OSCODA – Little free libraries that dot the state are made to help feed hungry minds with free books. Oscoda’s new little free pantry is designed to feed those in the community who may not have enough to feed their bellies.
Amanda Bergeron, who works as the Northeast Michigan Community Service Agency (NEMCSA), in a partnership with the Oscoda Rotary Club and Oscoda United Methodist Church, recently worked to install the region’s first “little free pantry.”
The pantry itself rests on a pole on church property, and is maintained with non-perishable goods by church staff. The motto of the program is “Take what you need, and leave what you can.”
Bergeron, who is NEMCSA’s Weatherization & Food Services Coordinator/Lead Housing Resource Specialist and Homeless & Prevention Services said the pantry was built by her husband, David Gergeron, and six-year-old son, Hudson.
“It’s just like a free little library,” Amanda Bergeron said. “It going to be used for a couple different purposes, like food security.”
Bergeron hopes that anyone who needs a helping hand with a meal, will utilize the pantry, so they don’t have to go hungry. She also said organizers are urging the public to donate to the cause as well by contacting her or by literally putting items into the pantry.
“We are also requesting people to donate whatever they can donate,” she said. “Right now we’re asking for peanut butter, canned goods, mac and cheese, non-perishable items, for a future we are thinking we can make it more customizable for the public.”
One idea Bergeron said could be done is to stock the pantry with clothing items, like gloves, for children who may need those clothing items in the winter months.
Bergeron said the idea for the pantry was presented to her by a coworker, Frances Ommani, who works as NEMCSA’s outreach coordinator.
“She was requesting for NEMCSA to be the lead on it to have these free little pantries,” she said. “My family volunteered to establish the one in Oscoda.”
Bergeron also lives in Oscoda, and initially they were looking to install the pantry at the Rotory Club’s pocket park on Dwight Street, but through the group they decided it would be better suited at the Oscoda United Methodist Church. From there it morphed into a join project between NEMCSA, the church and Rotary Club.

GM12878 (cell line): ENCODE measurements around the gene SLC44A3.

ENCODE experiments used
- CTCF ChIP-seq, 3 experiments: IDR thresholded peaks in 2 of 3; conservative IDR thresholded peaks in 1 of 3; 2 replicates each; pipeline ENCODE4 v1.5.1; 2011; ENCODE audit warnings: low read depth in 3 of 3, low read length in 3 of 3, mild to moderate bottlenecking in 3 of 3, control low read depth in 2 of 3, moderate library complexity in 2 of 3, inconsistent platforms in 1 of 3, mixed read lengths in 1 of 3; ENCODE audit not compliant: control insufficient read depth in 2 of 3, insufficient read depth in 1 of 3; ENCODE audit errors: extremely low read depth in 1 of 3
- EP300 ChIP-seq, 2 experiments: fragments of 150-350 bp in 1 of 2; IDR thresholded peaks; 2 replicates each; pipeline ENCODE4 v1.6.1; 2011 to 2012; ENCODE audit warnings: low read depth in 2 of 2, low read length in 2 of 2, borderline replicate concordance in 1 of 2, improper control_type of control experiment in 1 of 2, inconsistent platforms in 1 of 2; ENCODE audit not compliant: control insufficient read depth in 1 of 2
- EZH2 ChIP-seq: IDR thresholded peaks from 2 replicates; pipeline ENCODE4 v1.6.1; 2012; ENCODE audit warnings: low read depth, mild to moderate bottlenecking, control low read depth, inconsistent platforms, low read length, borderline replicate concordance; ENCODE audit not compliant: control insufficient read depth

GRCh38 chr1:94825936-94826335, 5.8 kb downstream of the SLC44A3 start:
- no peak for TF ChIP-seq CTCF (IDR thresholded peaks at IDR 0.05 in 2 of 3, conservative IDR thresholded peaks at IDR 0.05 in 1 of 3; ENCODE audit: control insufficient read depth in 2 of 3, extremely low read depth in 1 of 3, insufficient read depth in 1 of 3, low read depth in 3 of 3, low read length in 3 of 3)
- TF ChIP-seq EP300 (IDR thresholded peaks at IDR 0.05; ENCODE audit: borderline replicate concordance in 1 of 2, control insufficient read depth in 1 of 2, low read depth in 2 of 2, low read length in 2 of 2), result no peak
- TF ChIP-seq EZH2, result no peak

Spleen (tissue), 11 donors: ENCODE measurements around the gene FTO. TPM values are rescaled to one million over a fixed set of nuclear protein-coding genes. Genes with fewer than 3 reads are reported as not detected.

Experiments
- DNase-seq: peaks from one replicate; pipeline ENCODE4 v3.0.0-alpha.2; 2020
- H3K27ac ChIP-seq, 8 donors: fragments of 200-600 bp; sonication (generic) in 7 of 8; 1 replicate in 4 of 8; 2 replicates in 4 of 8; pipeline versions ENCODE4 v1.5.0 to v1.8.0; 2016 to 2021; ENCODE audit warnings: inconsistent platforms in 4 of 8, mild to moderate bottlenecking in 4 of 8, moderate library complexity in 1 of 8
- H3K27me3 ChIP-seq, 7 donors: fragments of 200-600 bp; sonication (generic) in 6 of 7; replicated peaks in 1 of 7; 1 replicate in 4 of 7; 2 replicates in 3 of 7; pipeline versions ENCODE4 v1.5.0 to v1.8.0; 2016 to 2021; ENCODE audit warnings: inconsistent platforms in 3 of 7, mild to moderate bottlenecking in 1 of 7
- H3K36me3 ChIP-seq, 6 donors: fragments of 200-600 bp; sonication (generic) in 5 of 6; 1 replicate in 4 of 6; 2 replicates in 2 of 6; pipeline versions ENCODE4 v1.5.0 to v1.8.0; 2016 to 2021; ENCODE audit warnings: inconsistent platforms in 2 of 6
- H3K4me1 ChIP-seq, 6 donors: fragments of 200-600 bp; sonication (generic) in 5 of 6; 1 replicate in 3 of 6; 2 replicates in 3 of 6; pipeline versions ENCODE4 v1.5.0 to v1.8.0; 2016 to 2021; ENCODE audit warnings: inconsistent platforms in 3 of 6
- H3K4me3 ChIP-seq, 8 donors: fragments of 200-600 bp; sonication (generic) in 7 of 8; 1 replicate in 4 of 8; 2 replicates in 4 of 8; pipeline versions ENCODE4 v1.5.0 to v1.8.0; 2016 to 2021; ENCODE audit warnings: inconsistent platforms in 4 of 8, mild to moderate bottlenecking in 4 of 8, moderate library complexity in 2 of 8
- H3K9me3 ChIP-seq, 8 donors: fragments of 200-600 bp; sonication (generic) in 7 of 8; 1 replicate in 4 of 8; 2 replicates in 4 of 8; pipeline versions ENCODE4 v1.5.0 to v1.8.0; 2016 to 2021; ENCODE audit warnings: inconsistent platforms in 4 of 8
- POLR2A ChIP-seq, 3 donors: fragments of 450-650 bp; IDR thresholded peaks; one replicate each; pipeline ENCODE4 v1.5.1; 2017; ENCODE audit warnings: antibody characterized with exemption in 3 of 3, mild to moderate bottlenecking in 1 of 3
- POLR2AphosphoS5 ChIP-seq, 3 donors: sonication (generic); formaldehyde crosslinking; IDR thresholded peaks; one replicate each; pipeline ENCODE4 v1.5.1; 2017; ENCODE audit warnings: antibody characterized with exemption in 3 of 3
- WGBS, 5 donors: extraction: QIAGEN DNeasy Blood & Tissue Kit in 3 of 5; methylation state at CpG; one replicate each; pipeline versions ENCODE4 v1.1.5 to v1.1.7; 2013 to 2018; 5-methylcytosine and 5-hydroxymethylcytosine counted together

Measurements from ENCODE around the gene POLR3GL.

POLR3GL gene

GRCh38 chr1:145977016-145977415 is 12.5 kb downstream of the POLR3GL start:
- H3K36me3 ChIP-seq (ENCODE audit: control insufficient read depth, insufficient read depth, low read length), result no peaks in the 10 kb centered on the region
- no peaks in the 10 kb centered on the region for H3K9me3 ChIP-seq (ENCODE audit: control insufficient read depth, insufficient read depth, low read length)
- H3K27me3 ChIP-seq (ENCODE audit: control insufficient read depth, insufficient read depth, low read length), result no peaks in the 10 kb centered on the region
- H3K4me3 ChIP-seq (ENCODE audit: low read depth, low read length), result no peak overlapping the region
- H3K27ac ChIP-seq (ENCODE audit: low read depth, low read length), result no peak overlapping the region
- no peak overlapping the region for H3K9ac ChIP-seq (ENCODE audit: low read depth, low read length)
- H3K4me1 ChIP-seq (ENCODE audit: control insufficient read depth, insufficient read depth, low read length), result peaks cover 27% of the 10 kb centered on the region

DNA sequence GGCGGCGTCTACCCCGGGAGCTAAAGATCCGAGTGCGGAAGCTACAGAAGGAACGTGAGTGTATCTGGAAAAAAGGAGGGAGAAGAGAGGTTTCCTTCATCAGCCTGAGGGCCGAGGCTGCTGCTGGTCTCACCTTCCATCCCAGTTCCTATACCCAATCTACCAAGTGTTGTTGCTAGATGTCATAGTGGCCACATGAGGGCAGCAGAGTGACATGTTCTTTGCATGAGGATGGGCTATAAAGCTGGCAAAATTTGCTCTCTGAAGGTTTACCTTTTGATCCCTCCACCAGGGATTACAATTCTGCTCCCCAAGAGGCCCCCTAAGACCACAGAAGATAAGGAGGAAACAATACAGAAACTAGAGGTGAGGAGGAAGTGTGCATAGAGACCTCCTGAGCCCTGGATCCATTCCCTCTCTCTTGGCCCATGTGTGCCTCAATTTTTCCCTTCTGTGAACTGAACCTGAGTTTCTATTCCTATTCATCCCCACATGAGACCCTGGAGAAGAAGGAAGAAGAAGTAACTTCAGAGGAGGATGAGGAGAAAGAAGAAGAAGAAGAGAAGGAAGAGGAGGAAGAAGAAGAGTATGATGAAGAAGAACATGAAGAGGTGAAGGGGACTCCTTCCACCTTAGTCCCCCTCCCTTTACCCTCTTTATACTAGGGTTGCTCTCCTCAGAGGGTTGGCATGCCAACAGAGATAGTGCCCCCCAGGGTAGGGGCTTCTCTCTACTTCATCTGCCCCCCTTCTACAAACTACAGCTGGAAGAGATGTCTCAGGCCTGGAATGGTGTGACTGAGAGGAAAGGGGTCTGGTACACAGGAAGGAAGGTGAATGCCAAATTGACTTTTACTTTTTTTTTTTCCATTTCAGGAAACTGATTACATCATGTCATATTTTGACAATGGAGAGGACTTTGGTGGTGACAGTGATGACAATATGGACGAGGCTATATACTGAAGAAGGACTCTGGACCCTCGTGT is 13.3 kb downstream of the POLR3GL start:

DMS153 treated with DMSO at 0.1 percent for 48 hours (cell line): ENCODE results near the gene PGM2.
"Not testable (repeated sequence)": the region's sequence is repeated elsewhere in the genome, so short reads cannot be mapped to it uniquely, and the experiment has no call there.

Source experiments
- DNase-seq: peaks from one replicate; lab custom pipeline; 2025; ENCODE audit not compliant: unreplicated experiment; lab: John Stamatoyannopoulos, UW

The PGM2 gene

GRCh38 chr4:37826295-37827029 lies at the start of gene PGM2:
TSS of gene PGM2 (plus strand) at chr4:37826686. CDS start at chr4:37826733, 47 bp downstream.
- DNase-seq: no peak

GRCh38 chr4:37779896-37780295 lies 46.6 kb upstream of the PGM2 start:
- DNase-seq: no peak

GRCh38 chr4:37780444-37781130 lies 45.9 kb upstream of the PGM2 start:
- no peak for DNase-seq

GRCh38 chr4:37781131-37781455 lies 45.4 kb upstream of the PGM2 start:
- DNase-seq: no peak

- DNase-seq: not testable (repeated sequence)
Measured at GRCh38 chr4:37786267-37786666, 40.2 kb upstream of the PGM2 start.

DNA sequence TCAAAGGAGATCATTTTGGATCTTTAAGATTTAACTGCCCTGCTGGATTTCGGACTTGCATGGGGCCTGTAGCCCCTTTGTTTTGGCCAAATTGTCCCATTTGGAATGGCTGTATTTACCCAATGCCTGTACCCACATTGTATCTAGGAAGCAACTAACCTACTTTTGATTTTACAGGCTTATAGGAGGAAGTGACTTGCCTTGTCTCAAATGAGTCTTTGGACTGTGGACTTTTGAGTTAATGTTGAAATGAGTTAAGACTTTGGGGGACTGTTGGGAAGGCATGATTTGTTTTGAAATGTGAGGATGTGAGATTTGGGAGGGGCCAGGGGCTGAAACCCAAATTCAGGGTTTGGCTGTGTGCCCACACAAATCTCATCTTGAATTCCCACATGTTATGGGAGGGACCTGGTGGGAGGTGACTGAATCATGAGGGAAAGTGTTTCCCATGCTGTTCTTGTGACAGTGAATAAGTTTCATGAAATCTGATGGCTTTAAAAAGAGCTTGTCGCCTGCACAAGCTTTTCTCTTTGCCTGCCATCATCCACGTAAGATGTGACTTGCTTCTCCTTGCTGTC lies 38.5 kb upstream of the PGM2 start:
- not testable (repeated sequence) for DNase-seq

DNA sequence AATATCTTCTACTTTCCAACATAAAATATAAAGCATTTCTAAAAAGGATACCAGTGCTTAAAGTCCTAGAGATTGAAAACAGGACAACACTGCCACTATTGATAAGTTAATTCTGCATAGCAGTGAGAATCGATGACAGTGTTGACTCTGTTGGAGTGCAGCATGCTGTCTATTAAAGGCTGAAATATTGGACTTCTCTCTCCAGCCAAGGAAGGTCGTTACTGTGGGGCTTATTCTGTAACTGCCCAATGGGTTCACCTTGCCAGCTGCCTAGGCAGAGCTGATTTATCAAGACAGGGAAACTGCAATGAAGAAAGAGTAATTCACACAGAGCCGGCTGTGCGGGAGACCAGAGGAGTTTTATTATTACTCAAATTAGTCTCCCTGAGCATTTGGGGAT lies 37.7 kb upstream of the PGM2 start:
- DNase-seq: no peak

“We started working on the pantry project in early spring of these year. I have been trying to get the word out a little bit through word of mouth, though Facebook, so I’m hoping at this story in the newspaper will get the word out about it,” Bergeron said.
As far as the little free pantry’s shelves getting bare, the church is ready to step in with extra food to keep it stocked so people can get a meal. She also said that there need not be fear of someone doing something bad to the pantry. She said it is monitored daily by the church and is near the Oscoda Township Police Department’s parking lot and is monitored with a security camera.
Bergeron said although the pantry is the first of its kind registered in northern Michigan, the idea is to have more and more free pantries in the 11-county NEMCSA region.
She even said there would most likely be more pantries in Iosco County.
“I think there could be a huge added benefit to our area,” she said. “There are food insecurities in rural Michigan and other areas. I’m really excited to be a part of this project and bring it to our community I hope it serves I think if people are looking to give back they can do that.”
Bergeron said anyone who would like more information about the pantry, or to contribute, can contact her by calling 989-358-4712 or emailing her at BergeronA@nemcsa.org.